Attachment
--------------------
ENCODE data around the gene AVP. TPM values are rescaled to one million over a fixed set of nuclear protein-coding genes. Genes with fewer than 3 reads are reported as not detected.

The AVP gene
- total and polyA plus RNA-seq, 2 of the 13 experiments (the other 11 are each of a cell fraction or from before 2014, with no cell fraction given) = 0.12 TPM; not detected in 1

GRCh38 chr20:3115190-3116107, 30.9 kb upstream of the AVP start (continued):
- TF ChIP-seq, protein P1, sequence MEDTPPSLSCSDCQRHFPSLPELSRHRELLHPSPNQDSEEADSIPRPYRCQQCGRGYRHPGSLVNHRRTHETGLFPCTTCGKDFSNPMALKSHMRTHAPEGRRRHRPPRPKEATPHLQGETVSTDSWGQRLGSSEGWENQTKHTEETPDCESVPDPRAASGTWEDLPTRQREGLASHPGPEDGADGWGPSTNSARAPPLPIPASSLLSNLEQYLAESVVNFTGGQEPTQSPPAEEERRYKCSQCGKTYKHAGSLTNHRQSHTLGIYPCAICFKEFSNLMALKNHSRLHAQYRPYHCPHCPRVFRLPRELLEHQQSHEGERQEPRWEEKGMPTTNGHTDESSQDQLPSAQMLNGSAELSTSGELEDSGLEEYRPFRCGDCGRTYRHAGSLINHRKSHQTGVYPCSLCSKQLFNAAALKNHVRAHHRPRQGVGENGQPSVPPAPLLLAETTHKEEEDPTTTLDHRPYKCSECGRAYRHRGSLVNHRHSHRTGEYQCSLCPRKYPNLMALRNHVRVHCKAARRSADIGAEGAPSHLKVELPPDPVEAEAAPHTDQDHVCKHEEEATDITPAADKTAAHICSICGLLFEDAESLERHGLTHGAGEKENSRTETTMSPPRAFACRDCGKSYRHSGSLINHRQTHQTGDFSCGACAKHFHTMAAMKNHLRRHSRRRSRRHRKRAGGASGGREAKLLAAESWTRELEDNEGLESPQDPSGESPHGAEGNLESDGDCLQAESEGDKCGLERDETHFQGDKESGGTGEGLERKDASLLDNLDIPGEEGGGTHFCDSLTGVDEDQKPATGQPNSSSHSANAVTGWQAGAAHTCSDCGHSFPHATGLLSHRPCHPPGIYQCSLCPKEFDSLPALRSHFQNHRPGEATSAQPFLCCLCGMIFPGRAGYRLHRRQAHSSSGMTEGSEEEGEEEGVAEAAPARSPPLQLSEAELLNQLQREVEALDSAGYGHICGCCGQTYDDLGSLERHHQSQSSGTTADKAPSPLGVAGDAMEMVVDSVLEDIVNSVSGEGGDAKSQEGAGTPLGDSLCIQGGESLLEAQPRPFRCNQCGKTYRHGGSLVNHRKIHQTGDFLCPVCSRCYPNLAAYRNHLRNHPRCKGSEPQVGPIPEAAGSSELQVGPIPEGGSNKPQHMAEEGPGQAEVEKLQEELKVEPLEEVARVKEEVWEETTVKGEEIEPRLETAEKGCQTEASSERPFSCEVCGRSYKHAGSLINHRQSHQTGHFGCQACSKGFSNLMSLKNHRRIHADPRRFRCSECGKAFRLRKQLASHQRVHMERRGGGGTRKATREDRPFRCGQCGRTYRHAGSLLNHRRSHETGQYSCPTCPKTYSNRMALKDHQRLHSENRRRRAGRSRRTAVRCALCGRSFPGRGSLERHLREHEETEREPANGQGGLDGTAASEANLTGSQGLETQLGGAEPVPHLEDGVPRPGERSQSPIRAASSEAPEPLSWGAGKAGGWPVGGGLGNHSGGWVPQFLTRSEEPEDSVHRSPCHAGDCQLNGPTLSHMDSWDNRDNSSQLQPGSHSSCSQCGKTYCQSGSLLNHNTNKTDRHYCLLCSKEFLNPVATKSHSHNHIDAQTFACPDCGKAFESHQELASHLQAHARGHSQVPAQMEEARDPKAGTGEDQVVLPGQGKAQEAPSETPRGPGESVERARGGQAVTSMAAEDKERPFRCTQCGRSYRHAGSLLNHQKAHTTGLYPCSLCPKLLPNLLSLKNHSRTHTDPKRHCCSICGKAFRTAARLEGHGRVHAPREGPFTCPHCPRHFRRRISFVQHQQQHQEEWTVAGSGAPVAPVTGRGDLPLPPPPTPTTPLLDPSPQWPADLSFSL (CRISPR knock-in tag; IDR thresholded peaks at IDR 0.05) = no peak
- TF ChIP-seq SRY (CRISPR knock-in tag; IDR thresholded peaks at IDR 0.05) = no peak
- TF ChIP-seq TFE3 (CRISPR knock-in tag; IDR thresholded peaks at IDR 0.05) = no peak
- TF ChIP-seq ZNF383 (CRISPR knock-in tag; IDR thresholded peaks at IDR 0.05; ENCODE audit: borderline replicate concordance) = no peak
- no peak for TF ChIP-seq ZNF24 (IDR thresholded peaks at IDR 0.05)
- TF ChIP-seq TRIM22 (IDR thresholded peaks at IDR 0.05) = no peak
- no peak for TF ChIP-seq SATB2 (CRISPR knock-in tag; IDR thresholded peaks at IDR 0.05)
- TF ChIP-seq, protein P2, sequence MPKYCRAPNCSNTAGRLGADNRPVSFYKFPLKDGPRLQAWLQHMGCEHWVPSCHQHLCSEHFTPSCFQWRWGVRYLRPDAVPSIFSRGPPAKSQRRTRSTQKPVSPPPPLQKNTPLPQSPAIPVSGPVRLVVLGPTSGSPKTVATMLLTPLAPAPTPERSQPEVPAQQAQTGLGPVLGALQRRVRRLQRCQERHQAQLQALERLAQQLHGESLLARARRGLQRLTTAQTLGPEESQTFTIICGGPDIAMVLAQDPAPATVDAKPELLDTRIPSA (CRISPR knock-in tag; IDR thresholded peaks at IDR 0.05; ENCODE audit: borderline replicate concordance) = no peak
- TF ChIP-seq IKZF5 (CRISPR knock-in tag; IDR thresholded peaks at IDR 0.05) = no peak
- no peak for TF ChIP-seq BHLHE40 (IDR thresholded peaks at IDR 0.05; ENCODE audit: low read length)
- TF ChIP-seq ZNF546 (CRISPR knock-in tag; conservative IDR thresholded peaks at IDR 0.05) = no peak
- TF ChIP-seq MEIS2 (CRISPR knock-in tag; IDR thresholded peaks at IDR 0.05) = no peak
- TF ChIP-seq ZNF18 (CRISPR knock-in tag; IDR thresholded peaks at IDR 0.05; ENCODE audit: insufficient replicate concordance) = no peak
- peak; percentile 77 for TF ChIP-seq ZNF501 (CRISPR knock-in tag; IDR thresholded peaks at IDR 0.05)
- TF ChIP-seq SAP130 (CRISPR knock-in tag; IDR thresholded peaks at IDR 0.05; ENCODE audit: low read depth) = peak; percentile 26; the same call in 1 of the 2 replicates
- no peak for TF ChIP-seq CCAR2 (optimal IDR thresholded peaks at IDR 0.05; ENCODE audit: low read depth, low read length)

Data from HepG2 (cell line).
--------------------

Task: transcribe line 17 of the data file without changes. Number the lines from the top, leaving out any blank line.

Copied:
- TF ChIP-seq ZNF18 (CRISPR knock-in tag; IDR thresholded peaks at IDR 0.05; ENCODE audit: insufficient replicate concordance) = no peak